Designing a storm within Green Line won 1st prize in International Competition

 Published by: in cyprus
 http://incyprus.philenews.com/en-gb/local-news/4422/42385/designing-a-storm-within-the-green-line


Having addressed the shortage of water and the conflict between the Greek and Turkish Cypriots, Cypriot fifth year architecture student Stefanos Theodorou recently won first prize in the “UIA-HYP Cup 2014 International Student Competition In Architectural Design”, an achievement he believes profiled the Cyprus problem to the world and made a statement through architecture.
Entitled “The Unexpected STORM in Nicosia, Cyprus”, the awarded project resulted from Theodorou’s work with Biel Susanna Viladot from the Polytechnic University of Catalonia and holds Cyprus’ dividing line as its inspiration.
A student at Finland’s Aalto University, Theodorou personally researched the Green Line last summer.
The reasoning behind his choice of architecture for his studies is reflected in the direction he and his partner’s work eventually took.
“I am interested in any architectural approach that creates environments and spaces, which promote people’s well-being. It doesn’t matter whether the approach is designing a new building or restoring an old one. The importance lies in the outcome which should reflect the needs of the current society while also adopting the evolving social activities of the future,” reveals Theodorou.
Aside from that, the evolution of architecture into a multidisciplinary profession was an additional influence in determining Theodorou’s choice.
 “From a time when the architect was the builder himself, it has evolved into a profession that takes into consideration aesthetical, practical, social and political aspects through their design process,” explains Theodorou.
 “Finland is a socialist country and has a history of great architects like Alvar Aalto who contributed to developing an internationally recognised architectural and design language. I would like to learn from their viewpoint how architecture works, and share that knowledge back in Cyprus.”
In that sense, the concept behind the award winning design contributes to Theodorou’s aspiration. Bearing in mind that the concept of the project addresses two local matters – that of the shortage of water and the conflict between the Greek and Turkish Cypriots – the proposal is symbolised by a storm which builds up and releases the tension as well as rain water which is so crucial for any living form.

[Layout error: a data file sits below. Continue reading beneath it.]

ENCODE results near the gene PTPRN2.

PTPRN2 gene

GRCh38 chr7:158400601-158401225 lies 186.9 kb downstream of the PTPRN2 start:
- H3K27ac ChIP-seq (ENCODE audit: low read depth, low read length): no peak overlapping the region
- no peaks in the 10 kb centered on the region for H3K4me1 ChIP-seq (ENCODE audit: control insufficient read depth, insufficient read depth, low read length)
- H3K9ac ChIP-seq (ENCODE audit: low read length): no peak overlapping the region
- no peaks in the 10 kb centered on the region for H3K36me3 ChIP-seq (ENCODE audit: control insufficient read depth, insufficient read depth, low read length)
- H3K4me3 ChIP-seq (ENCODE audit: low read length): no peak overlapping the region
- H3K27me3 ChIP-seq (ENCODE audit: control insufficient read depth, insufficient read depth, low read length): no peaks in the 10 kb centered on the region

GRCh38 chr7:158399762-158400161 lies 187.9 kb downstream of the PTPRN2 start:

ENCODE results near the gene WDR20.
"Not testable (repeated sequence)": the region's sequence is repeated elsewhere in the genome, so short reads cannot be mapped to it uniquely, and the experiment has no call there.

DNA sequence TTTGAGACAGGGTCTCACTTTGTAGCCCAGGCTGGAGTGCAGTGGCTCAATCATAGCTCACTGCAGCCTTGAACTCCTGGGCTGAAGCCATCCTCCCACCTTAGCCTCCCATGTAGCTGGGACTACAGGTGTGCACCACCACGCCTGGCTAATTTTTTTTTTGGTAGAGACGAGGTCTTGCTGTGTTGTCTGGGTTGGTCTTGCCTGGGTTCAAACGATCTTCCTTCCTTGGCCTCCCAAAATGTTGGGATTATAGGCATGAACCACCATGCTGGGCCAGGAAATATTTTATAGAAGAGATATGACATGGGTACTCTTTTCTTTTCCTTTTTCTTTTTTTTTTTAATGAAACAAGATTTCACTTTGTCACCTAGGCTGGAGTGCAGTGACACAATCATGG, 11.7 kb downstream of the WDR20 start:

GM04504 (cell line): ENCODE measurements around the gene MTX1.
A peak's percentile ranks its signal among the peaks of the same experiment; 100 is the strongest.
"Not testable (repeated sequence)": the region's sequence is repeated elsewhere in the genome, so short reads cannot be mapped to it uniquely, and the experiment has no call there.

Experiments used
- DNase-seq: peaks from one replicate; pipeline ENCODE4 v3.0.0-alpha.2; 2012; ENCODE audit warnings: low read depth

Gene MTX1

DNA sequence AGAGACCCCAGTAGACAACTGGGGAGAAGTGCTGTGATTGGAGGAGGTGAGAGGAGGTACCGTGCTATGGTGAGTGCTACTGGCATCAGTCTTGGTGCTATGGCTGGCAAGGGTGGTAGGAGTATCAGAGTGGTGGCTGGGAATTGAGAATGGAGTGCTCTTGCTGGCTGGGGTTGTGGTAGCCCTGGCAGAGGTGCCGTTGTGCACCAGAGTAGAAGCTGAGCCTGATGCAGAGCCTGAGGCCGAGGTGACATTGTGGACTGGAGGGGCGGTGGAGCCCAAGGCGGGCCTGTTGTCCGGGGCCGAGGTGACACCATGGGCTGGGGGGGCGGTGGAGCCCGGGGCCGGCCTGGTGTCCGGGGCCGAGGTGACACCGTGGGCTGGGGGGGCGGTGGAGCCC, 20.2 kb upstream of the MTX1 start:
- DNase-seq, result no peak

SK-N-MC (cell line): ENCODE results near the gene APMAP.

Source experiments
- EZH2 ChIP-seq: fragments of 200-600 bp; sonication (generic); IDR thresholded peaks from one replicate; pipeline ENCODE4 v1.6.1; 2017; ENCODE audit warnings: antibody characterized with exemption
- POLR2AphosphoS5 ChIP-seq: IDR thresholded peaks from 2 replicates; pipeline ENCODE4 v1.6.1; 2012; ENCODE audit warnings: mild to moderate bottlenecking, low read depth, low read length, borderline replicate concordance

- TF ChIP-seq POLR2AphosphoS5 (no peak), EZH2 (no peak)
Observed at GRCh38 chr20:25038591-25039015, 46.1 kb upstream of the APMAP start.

“Similarly, our proposal releases the tension of our political, social and economic differences that will allow a new, common future to grow through our common need: water. Our storm brings water and water brings life,” explains Theodorou.
In this aspect, the Green Line is regarded as a factor separating the two communities and in the proposal is used as the reunifying element both in a historical context and current situation. 
“The storm, a water storage and purification factory, sits unexpectedly in the middle of the historical city and centre of Nicosia. We created, ironically another wall, which becomes a monument and part of the existing historical Venetian walls which used to protect and unify Nicosia. It works as a reminder of the past but also as a trigger for a better, sustainable future through collaborative living in a unified nation. It is the new symbol, not only of Nicosia, but of the whole Cyprus. We monumentalise the process and the element of water which is vital for any living form, therefore vital for Cyprus and its people,” reveals Theodorou.
It’s through Theodorou’s research on the Green Line that these symbols and the need to monumentalise the area’s existing conditions and potential perhaps come together in the project.
 “When visiting Nicosia and the Green Line, I came to realise how sacred the site is. It is, on the one hand, sad, yet it’s also a magnificent part of our history which is shared by both sides. It is a symbol for all the deaths and conflicts that took place, and yet today, the two communities have managed to survive through extremely harsh situations. Therefore the Green Line should be preserved to its existing state along with our proposal, demonstrating our respect for our history, but also initiating a new start for collaborative living.”